“For our 30th production, ‘Magic of the Gods,’ I wanted to explore a spiritual extension and establish a rapport with my audience,” she says.
Transcendental devotion is the theme of the recital, starting with a short dance drama on Padmavati and Lord Srinivasa, a thoroughly entertaining tale of how the lord is captivated by the princess and contrives a marriage proposal. Apart from the appeal of the drama itself, Krishnamurthi’s decision to embellish it with a gypsy vignette, along with dance and music interludes (jatis and swaras, respectively) speak of her innate ability to connect with the audience. The other focus of the recital is an evocative portrayal of Mira Bai, the poetess-queen of Rajasthan, “Pada raj mahima mai jani.”
In addition, stylistically composed Hindustani ragas and enactments will bring to life her anguish at being shackled to royal life and her yearning to bond with Krishna. The lineup also includes “Anandam Pongum Inda Tandavam,” a raga- and tala-malika piece to be presented by six senior dancers as a fiery devotional in praise of Lord Shiva, with strong tandava poses underscoring the sophisticated choreography. An ode to Lord Ayyappa nudges the audience deeper into the spiritual journey.
Krishnamurthi’s works frequently explore newer intellectual and creative boundaries. A pioneering effort was the varnam in “Atta” thalam a cycle of many beats and very challenging to perform. She enjoys the unique distinction in the dance community for choreographing a dance to a Ragam Tanam Pallavi—usually claimed only by vocalists. Her “Nauka Charitram” was a visualization of a boat ride by the gopikas with Lord Krishna on the Yamuna river. A fusion composition—“Pushpanjali” by Ganesh and Kumaresh, the violin maestros, in Karnatik music tradition—was rendered in Western-style incorporating the Western drums.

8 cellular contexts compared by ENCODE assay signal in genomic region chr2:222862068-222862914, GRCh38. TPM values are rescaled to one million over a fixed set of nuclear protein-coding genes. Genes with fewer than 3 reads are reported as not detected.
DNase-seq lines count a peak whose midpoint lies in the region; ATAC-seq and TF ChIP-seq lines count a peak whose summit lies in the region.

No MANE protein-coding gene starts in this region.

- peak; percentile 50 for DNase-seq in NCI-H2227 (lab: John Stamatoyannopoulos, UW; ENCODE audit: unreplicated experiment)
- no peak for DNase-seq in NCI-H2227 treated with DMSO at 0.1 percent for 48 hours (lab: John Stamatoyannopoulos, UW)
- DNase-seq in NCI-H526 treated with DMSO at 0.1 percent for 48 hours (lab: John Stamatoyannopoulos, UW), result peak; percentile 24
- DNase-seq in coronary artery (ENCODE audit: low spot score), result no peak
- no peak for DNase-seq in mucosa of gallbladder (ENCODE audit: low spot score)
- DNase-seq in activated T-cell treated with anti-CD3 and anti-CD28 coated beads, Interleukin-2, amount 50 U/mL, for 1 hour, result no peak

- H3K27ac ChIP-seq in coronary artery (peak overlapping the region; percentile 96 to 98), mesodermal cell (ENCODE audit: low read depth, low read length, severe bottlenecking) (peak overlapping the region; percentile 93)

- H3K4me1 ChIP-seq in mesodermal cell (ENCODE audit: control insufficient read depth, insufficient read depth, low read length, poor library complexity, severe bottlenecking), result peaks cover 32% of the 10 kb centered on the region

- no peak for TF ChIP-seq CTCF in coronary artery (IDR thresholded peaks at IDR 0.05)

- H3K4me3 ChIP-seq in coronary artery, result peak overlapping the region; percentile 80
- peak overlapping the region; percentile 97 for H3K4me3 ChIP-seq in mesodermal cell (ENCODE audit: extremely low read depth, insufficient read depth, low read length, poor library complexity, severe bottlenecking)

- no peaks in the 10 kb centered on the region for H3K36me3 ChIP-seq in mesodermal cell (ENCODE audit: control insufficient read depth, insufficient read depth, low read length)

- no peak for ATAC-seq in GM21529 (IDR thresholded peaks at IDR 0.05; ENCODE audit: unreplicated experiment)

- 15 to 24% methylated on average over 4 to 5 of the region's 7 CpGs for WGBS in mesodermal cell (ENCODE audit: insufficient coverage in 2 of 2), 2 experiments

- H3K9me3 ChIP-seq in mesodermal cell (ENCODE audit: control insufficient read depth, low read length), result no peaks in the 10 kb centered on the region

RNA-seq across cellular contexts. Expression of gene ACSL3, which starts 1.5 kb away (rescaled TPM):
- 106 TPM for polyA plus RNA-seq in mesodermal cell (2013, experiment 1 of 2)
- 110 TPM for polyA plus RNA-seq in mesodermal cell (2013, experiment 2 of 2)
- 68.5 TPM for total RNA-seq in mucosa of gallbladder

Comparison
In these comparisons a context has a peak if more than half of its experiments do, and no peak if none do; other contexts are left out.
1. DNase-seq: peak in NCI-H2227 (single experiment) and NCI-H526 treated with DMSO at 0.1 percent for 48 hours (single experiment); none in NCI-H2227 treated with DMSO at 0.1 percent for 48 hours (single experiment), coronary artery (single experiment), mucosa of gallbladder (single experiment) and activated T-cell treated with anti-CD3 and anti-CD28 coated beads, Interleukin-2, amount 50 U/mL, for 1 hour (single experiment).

The spiritual tone of this year’s production is not surprising, given that Krishnamurthi has stressed on giving back to society; the proceeds from “Magic of the Gods” will benefit Akshaya Patra, an organization that aims to feed and educate underprivileged children in India.
Last year, the Hindu Temple Society of Southern California bestowed the title of “Asthana Vidushi” (community scholar/teacher) on account of her dedication to teaching dance to community children. An interesting side to Krishnamurthi’s personality is that she holds a Ph.D in Information Systems, and teaches information systems and decision sciences at Cal State Fullerton.
With Natyanjali turning 30, Krishnamurthi scales a significant milestone in the dancing world as well. She speaks about her life in seemingly disparate careers.
How did you manage to be a woman of science and dance?
Determination! Growing up, there was a strong press for education, learning, the classical arts and service to community and humanity. My mom was forbidden to dance, but she inspired me to take it up. After a master’s in economics at the University of Bombay, I landed in Chicago in 1980 with two suitcases filled with books on economics, French, cooking, and dance music with a determination to pursue and succeed in both, academics and dance. Personal computers were the rage then, so I decided to change my major from economics to management information systems. In parallel, I sought out my first opportunity to perform, at a Thyagaraja Festival in Milwaukee.
Over the years, what experiences have shaped you as a dancer?
Fortunately, I was interested in dance from day one. Smt. Rukmini Arundale, the prominent dancer and theosophist, was a family friend and my mother elected her to serve as a role model for me. I would visit her at Kalakshetra often. My first dance teacher was Shri Adyar Lakshman in Chennai. My inspiration then, were the older students whom I would look with wonder when they danced nonstop. Later, I was a student at the Rajarajeswari Bharatha Natya Kala Mandir.
What drives/inspires you as a person, a teacher, and a dancer?
I love engaging creatively, in both scholarly and artistic fields. I like to belong to the giving side of humanity, and always think in terms of community. As a teacher, I love to share the knowledge that I have gained—happiness is being in the classroom. As a dancer, I love the spiritual connection that dance provides; I love to tell stories and connect with my audience.